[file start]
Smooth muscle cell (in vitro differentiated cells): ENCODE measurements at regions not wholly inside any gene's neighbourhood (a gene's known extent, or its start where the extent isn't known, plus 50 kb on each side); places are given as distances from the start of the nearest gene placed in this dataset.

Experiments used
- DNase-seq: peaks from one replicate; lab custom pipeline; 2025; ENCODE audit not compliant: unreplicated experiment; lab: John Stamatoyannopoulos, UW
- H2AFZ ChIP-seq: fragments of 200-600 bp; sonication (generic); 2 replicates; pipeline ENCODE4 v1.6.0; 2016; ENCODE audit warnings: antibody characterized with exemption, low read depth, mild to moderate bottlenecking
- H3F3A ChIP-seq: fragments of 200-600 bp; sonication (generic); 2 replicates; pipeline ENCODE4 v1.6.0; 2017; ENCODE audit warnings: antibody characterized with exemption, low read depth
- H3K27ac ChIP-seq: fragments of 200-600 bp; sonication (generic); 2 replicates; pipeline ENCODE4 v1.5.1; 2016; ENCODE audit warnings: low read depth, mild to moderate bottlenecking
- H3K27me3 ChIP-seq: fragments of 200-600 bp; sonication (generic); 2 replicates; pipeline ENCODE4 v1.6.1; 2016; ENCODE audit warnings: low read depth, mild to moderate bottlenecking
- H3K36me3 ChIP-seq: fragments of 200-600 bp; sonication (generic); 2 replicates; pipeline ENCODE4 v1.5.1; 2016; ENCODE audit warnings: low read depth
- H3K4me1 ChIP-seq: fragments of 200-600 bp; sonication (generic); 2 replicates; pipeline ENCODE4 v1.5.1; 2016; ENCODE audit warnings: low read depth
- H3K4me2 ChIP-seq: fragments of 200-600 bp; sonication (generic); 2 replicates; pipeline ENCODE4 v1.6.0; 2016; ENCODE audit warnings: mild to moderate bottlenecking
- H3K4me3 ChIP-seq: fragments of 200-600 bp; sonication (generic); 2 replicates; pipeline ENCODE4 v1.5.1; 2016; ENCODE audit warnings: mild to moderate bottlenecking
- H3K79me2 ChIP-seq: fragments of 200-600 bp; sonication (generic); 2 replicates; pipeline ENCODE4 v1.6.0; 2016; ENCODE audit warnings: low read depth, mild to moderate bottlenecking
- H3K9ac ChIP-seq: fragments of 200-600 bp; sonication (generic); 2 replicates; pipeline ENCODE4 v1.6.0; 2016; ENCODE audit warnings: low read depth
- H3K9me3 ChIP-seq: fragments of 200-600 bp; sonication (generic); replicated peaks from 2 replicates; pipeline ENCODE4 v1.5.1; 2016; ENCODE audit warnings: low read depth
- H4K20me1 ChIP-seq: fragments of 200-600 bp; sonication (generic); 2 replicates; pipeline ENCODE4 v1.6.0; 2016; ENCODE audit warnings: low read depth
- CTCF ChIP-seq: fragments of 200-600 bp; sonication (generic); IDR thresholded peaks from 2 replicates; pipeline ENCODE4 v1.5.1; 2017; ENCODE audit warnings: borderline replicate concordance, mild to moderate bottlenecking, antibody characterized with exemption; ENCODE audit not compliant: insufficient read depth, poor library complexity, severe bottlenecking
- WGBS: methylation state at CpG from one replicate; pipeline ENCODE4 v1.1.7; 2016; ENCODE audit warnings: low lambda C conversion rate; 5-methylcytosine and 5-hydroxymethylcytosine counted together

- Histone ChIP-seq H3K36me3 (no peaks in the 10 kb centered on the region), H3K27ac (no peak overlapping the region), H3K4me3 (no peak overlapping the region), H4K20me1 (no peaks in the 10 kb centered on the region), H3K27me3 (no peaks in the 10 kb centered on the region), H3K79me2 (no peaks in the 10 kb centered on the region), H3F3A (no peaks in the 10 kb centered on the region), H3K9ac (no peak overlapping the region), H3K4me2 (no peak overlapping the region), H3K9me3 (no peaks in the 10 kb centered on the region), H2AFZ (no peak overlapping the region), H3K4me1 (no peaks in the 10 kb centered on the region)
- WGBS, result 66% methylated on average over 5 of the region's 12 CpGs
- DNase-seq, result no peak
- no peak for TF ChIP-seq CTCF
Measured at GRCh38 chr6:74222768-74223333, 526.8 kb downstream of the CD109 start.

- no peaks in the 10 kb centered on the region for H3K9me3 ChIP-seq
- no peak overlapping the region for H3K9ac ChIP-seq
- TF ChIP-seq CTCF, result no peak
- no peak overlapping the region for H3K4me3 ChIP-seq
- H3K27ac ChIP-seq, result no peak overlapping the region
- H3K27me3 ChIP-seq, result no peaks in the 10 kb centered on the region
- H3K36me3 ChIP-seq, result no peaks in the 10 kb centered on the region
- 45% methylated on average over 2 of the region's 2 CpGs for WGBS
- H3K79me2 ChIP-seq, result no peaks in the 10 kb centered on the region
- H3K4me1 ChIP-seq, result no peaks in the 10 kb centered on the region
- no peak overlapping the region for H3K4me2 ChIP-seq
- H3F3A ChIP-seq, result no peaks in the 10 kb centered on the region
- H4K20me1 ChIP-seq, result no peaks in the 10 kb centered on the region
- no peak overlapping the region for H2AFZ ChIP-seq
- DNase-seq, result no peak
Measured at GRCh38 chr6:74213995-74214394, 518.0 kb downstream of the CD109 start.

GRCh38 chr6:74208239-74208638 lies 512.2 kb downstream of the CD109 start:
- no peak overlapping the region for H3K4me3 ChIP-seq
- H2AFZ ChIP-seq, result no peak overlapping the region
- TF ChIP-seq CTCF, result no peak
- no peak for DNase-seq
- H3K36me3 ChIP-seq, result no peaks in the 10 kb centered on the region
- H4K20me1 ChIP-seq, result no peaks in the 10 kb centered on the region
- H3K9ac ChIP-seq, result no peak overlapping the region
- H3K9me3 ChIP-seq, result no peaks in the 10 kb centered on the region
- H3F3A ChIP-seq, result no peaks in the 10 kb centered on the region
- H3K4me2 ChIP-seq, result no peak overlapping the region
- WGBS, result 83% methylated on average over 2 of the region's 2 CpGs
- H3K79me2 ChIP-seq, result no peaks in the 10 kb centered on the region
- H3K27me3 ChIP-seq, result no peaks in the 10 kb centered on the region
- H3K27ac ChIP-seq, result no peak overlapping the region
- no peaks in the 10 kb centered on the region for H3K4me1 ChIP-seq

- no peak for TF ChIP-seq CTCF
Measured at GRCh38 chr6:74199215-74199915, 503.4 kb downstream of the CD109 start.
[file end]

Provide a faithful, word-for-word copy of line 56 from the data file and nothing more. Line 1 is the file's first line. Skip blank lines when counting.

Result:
Measured at GRCh38 chr6:74199215-74199915, 503.4 kb downstream of the CD109 start.